Heartwarming narrative about three generations of an Iranian family, which since the 1930s has opened and run Café Leila, which has become a landmark on that side of Tehran. A story set in present-day is that of Noor, whose father has sent her to America as a teenager with her brother when the Revolution and subsequent ultra-Islamism exploded in the country. There are flashbacks of family history. Noor is now separated from her husband and at the behest of her father, Zod, returns with a sullen, ...more
Mar 16, 2017 rated it it was amazing
This is a complex and beautifully written novel. It centers on family and home. It is crafted around three generations from America to Tehran. Her descriptions,especially about food, are unparalleled.
Tis will be one of my favorites for a long time to come.
Oct 08, 2018 rated it it was ok
Shelves: cultural
I liked the immersion into the cultural part of this as the author described the culture, expectations, the food, and the people. The relationships were also strong, and so was the strength of love and how to face loss. Even though I liked the characters, I just wasn't pulled into this one. I kept waiting for that to happen. The main factor that contributed to that was the descriptive style.....mainly all the descriptions of the food. That part was too much. But this style of writing also filter ...more
RoseMary Achey
Mar 10, 2017 rated it liked it
Noor has lived in the United States for almost two decades after leaving her native Tehran for University. This is the story of her return to Iran with her recalcitrant teen daughter in tow. A story of family The Last Days of Café Leila is a delight for the senses.
Oct 01, 2017 rated it really liked it  ·  review of another edition
I found this to be a lovely, emotional read that happily contained beautiful prose. Set in Tehran, it fascinated me with it's emphasis on the influence of the Persian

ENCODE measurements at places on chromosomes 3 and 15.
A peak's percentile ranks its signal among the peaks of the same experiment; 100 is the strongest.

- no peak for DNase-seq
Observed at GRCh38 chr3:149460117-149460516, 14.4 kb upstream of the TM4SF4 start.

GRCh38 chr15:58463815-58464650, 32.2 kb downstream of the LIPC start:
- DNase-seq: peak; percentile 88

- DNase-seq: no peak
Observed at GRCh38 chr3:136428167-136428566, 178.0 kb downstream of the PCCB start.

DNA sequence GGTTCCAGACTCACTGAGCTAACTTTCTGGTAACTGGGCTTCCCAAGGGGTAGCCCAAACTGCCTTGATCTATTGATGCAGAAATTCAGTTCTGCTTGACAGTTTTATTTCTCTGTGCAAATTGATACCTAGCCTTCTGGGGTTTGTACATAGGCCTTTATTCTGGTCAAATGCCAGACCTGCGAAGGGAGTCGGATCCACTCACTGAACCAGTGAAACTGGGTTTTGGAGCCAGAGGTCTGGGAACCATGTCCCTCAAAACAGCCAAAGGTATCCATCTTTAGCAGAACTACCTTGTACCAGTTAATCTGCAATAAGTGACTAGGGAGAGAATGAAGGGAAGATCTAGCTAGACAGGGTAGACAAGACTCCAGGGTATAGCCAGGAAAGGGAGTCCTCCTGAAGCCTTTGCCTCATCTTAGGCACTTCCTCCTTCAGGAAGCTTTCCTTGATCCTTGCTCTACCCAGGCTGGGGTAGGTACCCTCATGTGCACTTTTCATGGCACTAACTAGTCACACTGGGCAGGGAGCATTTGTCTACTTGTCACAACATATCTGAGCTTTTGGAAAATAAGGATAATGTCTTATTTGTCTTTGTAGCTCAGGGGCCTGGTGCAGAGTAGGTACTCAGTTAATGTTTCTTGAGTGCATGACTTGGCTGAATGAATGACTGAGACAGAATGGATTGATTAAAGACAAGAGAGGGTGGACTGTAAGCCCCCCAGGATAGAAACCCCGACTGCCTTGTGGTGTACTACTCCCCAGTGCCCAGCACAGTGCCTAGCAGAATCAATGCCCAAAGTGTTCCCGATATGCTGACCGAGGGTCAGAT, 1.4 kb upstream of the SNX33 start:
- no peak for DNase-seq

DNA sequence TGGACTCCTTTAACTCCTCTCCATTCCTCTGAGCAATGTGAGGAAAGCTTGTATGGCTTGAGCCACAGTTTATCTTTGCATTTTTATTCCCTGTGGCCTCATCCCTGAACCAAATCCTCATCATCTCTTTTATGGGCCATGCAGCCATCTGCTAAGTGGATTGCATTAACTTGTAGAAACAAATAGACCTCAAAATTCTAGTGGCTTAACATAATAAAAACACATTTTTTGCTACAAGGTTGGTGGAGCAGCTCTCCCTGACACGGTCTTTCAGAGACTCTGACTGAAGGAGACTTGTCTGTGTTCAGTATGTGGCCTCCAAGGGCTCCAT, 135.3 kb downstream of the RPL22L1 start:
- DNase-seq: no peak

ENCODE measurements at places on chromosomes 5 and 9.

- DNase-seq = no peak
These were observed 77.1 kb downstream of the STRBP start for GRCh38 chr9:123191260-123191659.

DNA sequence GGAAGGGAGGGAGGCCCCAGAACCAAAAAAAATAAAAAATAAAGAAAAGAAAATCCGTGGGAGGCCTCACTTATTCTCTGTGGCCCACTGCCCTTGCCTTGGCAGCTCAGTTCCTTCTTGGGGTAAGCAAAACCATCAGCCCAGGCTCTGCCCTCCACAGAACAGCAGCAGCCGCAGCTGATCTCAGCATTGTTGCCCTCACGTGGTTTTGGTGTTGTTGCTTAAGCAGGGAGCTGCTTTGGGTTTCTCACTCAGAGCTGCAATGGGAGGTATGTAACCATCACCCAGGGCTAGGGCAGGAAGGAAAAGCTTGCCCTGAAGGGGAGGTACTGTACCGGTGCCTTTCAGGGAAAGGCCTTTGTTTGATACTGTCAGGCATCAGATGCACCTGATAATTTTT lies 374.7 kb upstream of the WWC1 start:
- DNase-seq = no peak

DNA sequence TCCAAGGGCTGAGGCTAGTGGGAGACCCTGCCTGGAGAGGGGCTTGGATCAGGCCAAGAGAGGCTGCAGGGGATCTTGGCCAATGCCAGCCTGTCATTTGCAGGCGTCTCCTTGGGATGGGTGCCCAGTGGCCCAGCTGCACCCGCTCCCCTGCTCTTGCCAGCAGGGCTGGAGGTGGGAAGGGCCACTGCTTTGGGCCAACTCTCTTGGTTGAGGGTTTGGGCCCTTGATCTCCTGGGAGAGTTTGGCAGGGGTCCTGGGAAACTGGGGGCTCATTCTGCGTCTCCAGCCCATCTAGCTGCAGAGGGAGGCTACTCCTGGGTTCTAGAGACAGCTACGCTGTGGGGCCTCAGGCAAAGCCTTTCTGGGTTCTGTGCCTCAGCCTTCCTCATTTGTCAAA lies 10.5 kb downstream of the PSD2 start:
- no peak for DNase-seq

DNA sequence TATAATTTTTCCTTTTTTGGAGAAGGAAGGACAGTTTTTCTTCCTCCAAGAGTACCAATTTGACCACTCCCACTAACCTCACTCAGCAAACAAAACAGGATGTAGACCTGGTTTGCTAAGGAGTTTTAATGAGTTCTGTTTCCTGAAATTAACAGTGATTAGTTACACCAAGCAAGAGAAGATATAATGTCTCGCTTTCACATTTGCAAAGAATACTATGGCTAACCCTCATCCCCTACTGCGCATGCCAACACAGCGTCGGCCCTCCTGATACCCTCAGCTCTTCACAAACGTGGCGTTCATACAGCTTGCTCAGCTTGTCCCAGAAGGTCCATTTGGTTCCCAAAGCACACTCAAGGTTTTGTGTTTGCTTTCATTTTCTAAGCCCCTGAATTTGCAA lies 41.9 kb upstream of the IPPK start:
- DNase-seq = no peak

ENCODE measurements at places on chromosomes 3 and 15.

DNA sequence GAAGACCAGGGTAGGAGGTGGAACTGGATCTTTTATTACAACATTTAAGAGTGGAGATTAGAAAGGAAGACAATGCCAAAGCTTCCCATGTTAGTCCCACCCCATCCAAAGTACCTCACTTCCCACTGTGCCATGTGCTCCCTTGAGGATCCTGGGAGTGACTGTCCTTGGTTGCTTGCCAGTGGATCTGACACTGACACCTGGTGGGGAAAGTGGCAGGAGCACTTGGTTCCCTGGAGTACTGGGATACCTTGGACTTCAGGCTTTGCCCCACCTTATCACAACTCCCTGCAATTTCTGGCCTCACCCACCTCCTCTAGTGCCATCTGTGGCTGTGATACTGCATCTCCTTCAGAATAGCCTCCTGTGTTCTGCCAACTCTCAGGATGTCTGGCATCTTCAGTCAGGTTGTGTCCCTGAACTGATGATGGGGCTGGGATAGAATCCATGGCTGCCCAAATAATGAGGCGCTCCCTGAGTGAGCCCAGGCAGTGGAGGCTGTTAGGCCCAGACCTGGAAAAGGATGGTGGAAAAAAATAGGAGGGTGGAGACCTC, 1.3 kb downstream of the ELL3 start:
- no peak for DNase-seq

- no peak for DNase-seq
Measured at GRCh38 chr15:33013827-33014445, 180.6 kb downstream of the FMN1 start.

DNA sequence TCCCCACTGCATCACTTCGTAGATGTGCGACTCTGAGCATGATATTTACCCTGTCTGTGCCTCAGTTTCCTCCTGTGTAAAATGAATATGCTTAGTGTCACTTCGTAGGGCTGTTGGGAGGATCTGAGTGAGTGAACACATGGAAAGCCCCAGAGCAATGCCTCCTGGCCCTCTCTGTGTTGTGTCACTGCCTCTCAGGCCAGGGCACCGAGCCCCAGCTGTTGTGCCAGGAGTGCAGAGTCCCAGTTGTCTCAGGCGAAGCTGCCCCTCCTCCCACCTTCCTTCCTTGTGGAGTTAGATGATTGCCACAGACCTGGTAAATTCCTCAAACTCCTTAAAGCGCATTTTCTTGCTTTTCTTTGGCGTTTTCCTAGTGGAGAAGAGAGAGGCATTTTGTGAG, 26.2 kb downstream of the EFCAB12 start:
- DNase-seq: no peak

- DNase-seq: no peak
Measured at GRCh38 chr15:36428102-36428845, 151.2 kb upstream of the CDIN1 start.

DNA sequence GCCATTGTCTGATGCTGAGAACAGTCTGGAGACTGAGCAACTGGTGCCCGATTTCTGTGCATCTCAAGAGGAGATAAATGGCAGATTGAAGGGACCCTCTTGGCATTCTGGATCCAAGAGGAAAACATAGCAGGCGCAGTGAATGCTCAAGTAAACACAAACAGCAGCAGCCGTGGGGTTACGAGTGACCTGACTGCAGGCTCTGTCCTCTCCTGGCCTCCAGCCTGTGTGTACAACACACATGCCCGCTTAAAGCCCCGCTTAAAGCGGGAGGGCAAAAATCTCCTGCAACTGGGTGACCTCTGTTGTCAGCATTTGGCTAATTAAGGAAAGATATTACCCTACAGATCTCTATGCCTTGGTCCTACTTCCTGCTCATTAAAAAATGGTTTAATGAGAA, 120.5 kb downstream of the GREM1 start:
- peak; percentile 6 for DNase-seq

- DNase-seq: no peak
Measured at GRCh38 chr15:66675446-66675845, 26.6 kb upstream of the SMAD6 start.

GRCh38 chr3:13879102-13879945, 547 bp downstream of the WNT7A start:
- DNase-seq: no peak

culture on family and traditions. Loved it!
4.5 stars, rounded up to 5....I loved this book!!
I would not have normally chosen a book mostly based in Iran, but I was fulfilling a challenge for a Goodreads book group & I am so glad I "found" this book to read.

Within the walls of Cafe Leila, all the turmoil & unrest from the real world (Iran) have ceased. The food & the culture & the connections to the patrons & to the people who live & work in the cafe were just so lovely. There was love & care & thought but into each meal & the writing & d
Feb 24, 2017 rated it really liked it
I’m a huge foodie, which was why Donia Bijan’s The Last Days of Café Leila appealed to me. That, plus the cover is gorgeous!

Set in a post-revolutionary Iran in the city of Tehran, The Last Days of Café is a story that is told across time and through three generations of a family through the use of flashbacks and character recollections with the titular cafe being the one stable presence throughout...

Full review:
Shilpi Somaya  Gowda
Lovely inter-generational family story in post-revolutionary Iran.
Jo Dervan
Nov 06, 2016 rated it it was amazing
Noor returned to her native Tehran after the breakup of her marriage. She and her 15 year old daughter, Lily, traveled from California to visit with her father, Zoli. Noor quickly discovered that the Iran she once knew had changed dramatically after the Islamic government came into power. The Cafe Leila, which had been a owned by her family for 3 generations, was no longer as grand as it had once been but her father and his workers still maintained it as a local gathering place.

Then Noor learned
May 27, 2017 rated it it was amazing
I finally was able to steal away time today to sit and finish this most beautiful book! Donia Bijan is a wonderful storyteller, with such beautiful language, emotion and feeling. Wow. I just loved reading every page, falling in love with the characters the story and the words themselves as the life of Zod and his family members are revealed to the reader. I loved Donia's first book and was looking forward to this one, and it did not disappoint.
Jane Reagh
Jun 22, 2017 rated it it was amazing
This book is a wonderful combination of luscious and enjoyable reading and fascinating content about Iran and the changes under the Ayatollah. I have read both of Bijan's books and recommend them for anyone who likes to think as well as be entertained. I think this would be a great book for book club discussions!
Dec 30, 2016 rated it really liked it
Bittersweet and absolutely delicious! Thank you Donia Bijan for telling this story and bringing me into a world both unknown and familiar. I will certainly recommend it in our little bookshop, The Book Garden.
Laura Stone
Aug 09, 2017 rated it it was ok
It was interesting from a cultural standpoint and it started off well but fell off in the latter half. The story just turned rather strange and some odd little short incidents that added nothing overall to the plot. I also didn't care for the ending much.
Jun 21, 2017 rated it really liked it
A wonderful book to feast over! Beautifully written exquisite imagery.
Tonstant Weader
Apr 08, 2017 rated it really liked it